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A new U.S. Poet Laureate was named today: Charles Wright. He doesn’t assume his duties until September 25th but the announcement has caused a little flurry of poetry news. It is always nice to have poetry news.

Wright, 79, is the 20th Poet Laureate. I have not read him before but the announcement from the Library of Congress describes Wright as “a master of the meditative, image-driven lyric” and goes on to say “his poems have reckoned with what he calls ‘language, landscape, and the idea of God.’ Wright’s body of work combines a Southern sensibility with an allusive expansiveness, for moments of singular musicality.” Wright is from Tennessee. Natasha Trethewey, the current Poet Laureate is from Mississippi. I would say there is a pattern developing with poets from the south, but the Laureate prior to Trethewey was Philip Levine who is from Detroit, Michigan.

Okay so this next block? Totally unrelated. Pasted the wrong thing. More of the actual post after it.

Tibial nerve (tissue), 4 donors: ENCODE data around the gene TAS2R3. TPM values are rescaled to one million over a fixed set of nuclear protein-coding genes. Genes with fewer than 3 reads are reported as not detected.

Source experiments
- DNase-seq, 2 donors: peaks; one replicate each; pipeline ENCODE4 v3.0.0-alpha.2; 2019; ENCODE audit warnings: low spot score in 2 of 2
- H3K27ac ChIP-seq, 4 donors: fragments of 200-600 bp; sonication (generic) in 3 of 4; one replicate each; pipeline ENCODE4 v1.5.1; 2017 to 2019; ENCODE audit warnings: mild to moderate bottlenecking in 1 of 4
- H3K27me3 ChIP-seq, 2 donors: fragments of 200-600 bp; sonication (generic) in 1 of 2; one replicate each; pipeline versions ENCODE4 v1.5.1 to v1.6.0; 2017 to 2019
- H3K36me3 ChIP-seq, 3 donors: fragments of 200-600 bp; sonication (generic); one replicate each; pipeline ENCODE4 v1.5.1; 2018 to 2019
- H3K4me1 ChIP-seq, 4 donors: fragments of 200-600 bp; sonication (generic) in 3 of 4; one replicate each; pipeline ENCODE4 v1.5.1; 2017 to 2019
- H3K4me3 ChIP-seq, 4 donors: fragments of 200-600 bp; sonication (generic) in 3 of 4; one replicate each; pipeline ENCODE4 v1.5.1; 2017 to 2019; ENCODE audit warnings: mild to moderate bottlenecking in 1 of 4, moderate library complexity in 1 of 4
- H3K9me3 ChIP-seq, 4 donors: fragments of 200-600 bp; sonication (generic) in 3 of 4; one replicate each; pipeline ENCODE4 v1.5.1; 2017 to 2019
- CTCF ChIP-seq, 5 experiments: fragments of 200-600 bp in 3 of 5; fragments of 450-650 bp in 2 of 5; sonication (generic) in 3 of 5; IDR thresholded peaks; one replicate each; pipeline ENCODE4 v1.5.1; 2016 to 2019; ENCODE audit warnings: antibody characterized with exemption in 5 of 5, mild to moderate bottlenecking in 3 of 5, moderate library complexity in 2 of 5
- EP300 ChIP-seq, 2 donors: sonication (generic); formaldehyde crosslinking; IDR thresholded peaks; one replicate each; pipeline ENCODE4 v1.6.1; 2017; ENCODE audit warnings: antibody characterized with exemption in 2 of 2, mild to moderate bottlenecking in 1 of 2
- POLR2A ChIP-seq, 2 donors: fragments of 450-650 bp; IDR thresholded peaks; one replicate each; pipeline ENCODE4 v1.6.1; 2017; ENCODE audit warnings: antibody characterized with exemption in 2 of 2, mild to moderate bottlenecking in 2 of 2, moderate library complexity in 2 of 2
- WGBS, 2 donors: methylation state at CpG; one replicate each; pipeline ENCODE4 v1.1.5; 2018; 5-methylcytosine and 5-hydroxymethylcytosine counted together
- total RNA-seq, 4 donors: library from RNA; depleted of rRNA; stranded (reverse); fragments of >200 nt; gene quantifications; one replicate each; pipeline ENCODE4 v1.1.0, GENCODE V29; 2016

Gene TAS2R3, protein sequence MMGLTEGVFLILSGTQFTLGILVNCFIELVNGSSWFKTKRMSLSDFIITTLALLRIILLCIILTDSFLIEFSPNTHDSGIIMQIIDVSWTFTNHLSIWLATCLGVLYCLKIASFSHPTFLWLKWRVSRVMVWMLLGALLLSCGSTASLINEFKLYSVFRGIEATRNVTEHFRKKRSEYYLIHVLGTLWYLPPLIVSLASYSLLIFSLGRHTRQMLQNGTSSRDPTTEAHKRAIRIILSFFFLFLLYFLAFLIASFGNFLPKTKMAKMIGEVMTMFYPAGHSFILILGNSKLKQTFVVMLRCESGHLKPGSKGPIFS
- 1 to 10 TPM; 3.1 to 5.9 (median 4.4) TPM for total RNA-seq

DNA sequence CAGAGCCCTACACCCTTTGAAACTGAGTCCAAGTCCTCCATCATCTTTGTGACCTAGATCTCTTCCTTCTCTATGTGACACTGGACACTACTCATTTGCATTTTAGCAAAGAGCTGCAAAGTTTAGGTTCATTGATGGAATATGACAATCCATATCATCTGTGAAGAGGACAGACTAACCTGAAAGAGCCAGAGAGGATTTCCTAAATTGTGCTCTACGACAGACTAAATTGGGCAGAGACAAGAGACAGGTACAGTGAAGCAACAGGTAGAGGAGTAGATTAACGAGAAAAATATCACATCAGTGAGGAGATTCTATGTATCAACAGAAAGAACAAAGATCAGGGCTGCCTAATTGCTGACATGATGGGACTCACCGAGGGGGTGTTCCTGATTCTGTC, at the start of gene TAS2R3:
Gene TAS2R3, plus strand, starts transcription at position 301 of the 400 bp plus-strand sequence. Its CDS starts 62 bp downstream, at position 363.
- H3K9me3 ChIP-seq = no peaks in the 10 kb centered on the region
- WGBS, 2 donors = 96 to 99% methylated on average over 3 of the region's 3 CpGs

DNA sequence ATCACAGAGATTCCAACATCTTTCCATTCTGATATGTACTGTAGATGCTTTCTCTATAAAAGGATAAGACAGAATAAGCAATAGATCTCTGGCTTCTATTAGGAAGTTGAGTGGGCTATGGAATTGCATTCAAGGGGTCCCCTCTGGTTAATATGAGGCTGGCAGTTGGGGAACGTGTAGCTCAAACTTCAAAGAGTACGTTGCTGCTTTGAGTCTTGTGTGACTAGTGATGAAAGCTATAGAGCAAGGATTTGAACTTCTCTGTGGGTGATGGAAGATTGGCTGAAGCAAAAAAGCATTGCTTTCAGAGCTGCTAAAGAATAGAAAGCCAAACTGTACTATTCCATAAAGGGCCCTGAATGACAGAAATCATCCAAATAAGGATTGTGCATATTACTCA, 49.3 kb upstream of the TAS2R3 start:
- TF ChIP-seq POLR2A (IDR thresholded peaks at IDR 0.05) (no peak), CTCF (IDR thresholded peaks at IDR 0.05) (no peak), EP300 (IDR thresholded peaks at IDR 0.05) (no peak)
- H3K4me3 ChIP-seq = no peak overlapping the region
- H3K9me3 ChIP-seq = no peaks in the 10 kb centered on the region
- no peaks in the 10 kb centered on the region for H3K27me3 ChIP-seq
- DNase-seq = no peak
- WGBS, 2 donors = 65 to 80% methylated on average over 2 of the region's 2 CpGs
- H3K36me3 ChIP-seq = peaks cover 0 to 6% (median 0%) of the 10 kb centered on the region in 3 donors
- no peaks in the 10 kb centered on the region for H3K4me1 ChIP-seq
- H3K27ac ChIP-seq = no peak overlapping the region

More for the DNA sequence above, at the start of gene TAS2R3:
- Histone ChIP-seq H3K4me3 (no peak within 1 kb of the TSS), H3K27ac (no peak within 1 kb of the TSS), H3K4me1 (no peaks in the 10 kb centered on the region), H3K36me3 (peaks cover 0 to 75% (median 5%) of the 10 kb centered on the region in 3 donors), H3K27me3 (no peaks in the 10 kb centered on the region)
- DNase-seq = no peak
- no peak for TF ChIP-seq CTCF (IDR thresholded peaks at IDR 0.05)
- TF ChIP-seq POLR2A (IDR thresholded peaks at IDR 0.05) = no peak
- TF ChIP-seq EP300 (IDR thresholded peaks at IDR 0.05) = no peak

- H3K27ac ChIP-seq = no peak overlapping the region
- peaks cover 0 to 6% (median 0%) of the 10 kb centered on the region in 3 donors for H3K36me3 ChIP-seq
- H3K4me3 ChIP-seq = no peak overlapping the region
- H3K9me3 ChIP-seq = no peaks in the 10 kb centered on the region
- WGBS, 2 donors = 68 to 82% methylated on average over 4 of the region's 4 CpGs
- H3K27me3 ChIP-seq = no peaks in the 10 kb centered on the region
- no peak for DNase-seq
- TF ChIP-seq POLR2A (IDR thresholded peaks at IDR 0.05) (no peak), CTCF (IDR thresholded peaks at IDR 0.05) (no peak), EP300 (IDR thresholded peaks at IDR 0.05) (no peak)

But back to Wright. PBS has a wonderful interview with Wright. He agreed to take the post reluctantly because he doesn’t like to be in the spotlight. He was offered the position before and turned it down. But this time his wife and some friends convinced him to say yes. In the PBS interview he says he would much prefer it if his work was all anonymous and discovered in a monastery 500 years from now. He laughs, but I think really he is only half joking, bless him.

As for his poetry, I had to go sample some and gosh, I liked it. Here, for instance, from Words and the Diminution of All Things:

All afternoon the leaves have scuttled
Across the sidewalk and driveway, clicking their clattery claws.
And now the evening is over us,
Small slices of silence
       running under a dark rain,
Wrapped in a larger.

Isn’t that great? I love the leaves and their clicking, clattering claws. That they scuttle makes me think of crabs and their claws. And the small slices of silence wrapped in a larger silence but he just says “wrapped in a larger” which makes you stop and pay attention, wrapped in a larger what? The Academy of American Poets has a few more of his poems online to listen to and read. I look forward to reading more of his work.

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